The final divorce decree is the document that makes the divorce official. You'll need an authorized copy of your decree for legal matters, for example, to remarry or to make a claim for Social Security as a former spouse. In Nevada, divorce records are held by the county where the divorce was granted. You can easily obtain a certified copy from the clerk of the courthouse where you were divorced.
Find the Case Number
Look up a family court case online by visiting the website of the court for your county and navigating to the records inquiry page. Follow the instructions on screen. In Clark County, for example, click on "Family Records"; then search the public records by the party's name. Find your case from the list of matching records and make a note of the case number. If the case is sealed, you will not be able to view any information online.
Visit the Court Clerk's Office
Go to the clerk of the family court in the county in which you were divorced. Bring identification as well as the case number. If the record is sealed, the clerk will be able to look it up for you upon presentation of proper identification. Request the number of copies you need. Some counties have posted an Official Records Copy Order Form on the court's website. You can save time by downloading this form before you arrive at the court.
Pay the Fee
The Court makes a nominal charge for photocopies of around $0.50 per page. Your divorce decree can be certified as a true copy of the original for an additional $3.00 per document.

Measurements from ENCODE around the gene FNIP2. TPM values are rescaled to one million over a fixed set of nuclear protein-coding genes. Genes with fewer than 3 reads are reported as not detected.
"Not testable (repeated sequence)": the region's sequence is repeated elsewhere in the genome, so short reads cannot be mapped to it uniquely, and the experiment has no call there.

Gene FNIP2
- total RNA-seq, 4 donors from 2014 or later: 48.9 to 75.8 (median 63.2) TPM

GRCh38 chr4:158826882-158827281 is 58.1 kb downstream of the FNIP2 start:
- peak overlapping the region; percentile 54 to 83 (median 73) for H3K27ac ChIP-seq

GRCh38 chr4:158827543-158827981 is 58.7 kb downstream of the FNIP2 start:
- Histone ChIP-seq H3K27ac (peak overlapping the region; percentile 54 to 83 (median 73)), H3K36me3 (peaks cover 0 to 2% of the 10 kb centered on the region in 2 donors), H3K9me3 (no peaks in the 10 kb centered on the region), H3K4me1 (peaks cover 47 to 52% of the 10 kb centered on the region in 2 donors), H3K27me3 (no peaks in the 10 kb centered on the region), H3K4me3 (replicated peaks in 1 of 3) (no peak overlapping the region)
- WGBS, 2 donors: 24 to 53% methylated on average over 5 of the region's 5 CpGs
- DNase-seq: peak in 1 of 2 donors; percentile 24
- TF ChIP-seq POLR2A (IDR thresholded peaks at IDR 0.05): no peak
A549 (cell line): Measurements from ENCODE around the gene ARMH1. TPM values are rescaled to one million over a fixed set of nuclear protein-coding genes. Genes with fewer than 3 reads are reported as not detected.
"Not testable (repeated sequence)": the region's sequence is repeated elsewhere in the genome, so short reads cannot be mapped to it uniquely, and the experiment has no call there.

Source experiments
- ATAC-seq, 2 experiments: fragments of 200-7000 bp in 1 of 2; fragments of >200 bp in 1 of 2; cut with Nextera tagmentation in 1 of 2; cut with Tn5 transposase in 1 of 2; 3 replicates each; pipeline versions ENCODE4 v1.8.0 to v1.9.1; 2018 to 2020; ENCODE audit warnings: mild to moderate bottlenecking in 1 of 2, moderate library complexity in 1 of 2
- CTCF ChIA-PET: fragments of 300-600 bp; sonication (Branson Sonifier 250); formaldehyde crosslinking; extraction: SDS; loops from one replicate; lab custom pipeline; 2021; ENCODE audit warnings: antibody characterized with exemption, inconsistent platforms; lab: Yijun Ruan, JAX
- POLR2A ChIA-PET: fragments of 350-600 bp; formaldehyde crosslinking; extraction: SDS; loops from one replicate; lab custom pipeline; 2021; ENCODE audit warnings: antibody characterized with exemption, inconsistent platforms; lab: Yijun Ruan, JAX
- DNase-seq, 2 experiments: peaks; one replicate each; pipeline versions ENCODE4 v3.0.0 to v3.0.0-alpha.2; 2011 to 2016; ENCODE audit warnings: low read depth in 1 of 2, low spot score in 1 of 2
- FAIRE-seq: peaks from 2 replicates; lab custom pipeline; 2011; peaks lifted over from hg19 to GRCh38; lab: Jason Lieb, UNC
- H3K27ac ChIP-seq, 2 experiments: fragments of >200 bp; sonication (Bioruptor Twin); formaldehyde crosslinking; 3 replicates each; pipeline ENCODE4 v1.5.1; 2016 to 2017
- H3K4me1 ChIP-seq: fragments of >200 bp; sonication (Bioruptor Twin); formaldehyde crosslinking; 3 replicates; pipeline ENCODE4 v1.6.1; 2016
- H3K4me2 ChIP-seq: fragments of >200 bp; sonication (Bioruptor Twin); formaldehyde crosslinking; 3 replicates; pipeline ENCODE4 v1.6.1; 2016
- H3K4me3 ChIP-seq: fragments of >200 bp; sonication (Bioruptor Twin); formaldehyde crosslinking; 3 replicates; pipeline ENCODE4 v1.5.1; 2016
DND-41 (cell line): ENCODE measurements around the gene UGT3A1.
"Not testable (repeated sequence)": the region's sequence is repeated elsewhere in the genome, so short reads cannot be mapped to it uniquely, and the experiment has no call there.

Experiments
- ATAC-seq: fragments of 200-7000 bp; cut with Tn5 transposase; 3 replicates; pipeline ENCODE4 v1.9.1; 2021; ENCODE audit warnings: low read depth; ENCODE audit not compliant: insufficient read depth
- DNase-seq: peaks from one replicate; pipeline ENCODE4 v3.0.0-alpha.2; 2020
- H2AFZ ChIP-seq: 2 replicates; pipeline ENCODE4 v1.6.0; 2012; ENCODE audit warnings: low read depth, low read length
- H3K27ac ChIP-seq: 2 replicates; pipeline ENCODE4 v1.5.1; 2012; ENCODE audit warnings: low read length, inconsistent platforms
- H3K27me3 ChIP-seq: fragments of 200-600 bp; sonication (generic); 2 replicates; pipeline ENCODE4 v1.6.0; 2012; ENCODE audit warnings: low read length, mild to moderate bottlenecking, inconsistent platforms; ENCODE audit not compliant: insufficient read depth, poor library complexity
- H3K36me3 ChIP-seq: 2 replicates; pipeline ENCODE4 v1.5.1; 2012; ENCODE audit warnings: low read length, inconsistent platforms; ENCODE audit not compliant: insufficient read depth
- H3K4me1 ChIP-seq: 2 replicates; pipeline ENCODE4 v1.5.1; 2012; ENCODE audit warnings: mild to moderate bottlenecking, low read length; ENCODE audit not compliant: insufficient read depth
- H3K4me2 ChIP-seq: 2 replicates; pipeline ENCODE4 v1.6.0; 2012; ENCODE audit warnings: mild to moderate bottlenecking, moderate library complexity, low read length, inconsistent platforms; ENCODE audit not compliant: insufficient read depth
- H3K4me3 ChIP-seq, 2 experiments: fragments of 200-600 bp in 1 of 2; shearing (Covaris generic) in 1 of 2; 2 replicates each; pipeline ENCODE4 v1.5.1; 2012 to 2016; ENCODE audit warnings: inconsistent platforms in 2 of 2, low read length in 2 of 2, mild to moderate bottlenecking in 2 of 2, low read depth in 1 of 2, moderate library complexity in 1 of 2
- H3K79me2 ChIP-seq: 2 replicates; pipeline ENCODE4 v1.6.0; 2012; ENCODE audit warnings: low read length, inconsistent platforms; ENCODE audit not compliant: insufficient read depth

Mail Your Request
You can also obtain a copy of your divorce decree by writing to the clerk of the court in which you were divorced. Include the name of the parties, the date and place of the divorce, the case number, and the number of copies you are requesting. Enclose cash, a money order or certified check for the fee, and a self-addressed, stamped envelope. The clerk will use it mail your document or will hold copies for pickup at your request.
Ask Your Divorce Attorney
Another option for obtaining your divorce decree is to contact your divorce attorney. Nevada lawyers are obligated to keep case files for seven years, so if you divorce is relatively recent, he or she may be able to provide a certified copy of your divorce decree.
A Note About Public Searches
Nevada divorce records are public record, which means that anyone can get basic information regarding a divorce unless the papers have been sealed. If you're looking for someone else's divorce records, perhaps because you are researching a family tree, submit a request in writing to the clerk of the relevant court. The Clark County court clerk, for example, holds paper records dating back to 1909 and should be able to find what you are looking for. Include the full name of the person whose records you need, the city where the divorce occurred, and the approximate date of the divorce.
- Nevada Division of Public and Behavioral Health: Marriage and Divorce Records
- Family Law Self Help Center: Courts and Case Lookup
- Clark County: Records Enquiry
- Eighth Judicial District Court: Records Search
- Nye County Clerk of the District Court: FAQ
- American Bar Association: Materials on Client File Retention
- Be sure to provide all aliases and previous names in your request including: nicknames and alternate spellings of a name.
- Call the County Clerk office after a week to confirm that they received the request.